A University of Virginia lacrosse player accused of murdering a classmate never reported his arrest for a drunken altercation with a police officer two years ago, leaving the school unaware of behavior that would have required counseling and suspension from team activities, the university’s president said.
George Huguely, 22, of Chevy Chase, Maryland, was charged three days ago with killing Yeardley Love, 22, of Cockeysville, Maryland. Huguely told police he kicked open the door to her bedroom and that, during an altercation, “shook Love and her head repeatedly hit the wall,” according to court papers. She was found face down on her pillow in a pool of blood.
In November 2008, Huguely pleaded guilty to resisting arrest, public swearing and public intoxication after he threatened to kill a police officer and had to be subdued with a Taser and handcuffed during an alcohol-related incident outside a fraternity house near Washington & Lee University in Lexington, Virginia.
Huguely received a 60-day suspended sentence, six months supervised probation and a fine, according to Elaine Cieluch, clerk for Virginia’s Rockbridge County District Court. He completed 50 hours of community service and 20 hours of substance-abuse education, she said.
“Students are required to self-report arrests,” university President John T. Casteen III said last night at a news conference on the campus in Charlottesville, Virginia. “There is a regulation in the student code requiring that kind of report.”
Before each semester, the school will now screen students against public records, Casteen said, according to the Washington Post. Casteen has been the university’s president since 1990.
Allen Groves, Virginia’s dean of students, said a dean receives notification from the university police each morning and also checks with Charlottesville and Albemarle County Police for incident reports involving students. The dean calls the student in to discuss the facts of the case and determine if he or she will be sent to a student judiciary committee.
Washington & Lee is in Rockbridge County, about 65 miles from Charlottesville.
If a student has an alcohol-related incident leading to some level of legal consequence, school policy requires the student be referred to the university counseling center. Any athlete is suspended from practice and competition until cleared by the counselor, and then must answer to the coach.
The Post reported yesterday that eight of the 41 players on the men’s lacrosse roster, including Huguely, have been charged with alcohol-related offenses during their time at Virginia, citing court records.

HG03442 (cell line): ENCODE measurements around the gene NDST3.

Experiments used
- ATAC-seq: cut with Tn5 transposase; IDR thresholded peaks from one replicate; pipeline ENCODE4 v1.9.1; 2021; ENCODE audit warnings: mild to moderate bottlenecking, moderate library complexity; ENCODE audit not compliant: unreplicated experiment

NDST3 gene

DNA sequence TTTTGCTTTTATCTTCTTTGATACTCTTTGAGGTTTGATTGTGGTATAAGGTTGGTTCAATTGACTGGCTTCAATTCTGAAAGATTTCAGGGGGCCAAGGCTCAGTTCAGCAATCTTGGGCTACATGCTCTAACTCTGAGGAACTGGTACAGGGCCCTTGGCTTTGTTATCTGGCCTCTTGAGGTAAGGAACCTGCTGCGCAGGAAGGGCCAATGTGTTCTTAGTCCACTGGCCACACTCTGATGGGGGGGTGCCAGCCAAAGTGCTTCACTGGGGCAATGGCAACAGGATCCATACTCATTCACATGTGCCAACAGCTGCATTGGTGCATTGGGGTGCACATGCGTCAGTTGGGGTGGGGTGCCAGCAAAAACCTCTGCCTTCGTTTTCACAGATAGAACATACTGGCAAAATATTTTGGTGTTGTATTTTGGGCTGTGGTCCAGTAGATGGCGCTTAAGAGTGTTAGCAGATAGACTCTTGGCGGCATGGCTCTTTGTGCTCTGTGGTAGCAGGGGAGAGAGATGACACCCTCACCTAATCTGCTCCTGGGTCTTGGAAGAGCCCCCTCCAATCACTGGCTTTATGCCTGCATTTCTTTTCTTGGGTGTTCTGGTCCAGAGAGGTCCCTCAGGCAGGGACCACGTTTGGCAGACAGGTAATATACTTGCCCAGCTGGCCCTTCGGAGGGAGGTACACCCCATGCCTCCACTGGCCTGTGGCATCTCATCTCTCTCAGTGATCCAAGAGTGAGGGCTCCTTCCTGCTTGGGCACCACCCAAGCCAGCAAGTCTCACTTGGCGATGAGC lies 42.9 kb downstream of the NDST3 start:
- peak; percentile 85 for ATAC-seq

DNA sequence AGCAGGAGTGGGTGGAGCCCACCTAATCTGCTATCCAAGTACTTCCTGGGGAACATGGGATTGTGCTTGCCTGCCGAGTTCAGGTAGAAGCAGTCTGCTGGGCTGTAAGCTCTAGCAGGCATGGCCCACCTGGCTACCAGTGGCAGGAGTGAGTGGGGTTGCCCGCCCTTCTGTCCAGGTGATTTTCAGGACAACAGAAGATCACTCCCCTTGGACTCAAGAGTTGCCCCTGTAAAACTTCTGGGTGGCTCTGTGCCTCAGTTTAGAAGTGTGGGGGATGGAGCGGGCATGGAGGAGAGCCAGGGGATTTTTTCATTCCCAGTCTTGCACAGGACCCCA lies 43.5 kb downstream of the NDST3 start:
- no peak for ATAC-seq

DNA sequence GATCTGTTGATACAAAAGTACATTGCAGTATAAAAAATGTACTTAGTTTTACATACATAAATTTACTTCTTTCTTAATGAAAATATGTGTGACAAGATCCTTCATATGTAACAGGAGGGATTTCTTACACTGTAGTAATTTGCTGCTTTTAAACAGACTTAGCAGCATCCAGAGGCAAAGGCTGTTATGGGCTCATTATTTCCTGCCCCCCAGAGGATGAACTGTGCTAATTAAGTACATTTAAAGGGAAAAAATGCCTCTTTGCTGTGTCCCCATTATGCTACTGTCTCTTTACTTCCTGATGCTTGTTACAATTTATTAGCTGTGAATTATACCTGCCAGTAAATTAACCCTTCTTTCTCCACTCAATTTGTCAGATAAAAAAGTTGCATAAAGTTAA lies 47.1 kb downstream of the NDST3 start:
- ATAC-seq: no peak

The charges include underage alcohol possession, using a fake ID and driving while intoxicated. Some of the players were found not guilty, while at least five were convicted or pleaded guilty.
“I’m sure those incidents that have been brought into the pipeline were handled in a manner that was consistent with what our longstanding policies have been,” Virginia Athletic DirectorCraig Littlepage said.
The Post reported that in March, two current University of North Carolina lacrosse players and one former Tar Heels player had to separate Huguely and Love at a party on the Virginia campus, citing sources whose names were not given.
Casteen said he knew nothing about the encounter.
In a court affidavit, police said Love was found face down in a pool of blood. The right side of her face was bruised, her right eye was swollen shut and her chin was bruised and scraped. Autopsy results haven’t been released.
Huguely’s Charlottesville-based lawyer, Fran Lawrence, said Love’s death was unintentional.
“We are confident that Ms. Love’s death was not intended but an accident with a tragic outcome,” Lawrence told reporters following a scheduled bond hearing at the District Court in Charlottesville. The hearing was delayed and Huguely remains at the Albemarle-Charlottesville Regional Jail. A status hearing has been scheduled for June 10.
Charlottesville police detective Lisa Reeves filed court documents yesterday listing the results of her search of Huguely’s apartment this week, according to a report in the Daily Progress.
The paper said police took a University of Virginia lacrosse T-shirt with a red stain and a letter addressed to Love. They also took two white Apple laptop computers, a green spiral notebook, two white socks, a bathroom rug, a shower curtain, the apartment’s entryway rug and a pair of blue cargo shorts.
Investigators also took DNA swabs from a bathtub, the kitchen, the kitchen’s trash can and the entryway door, according to the paper.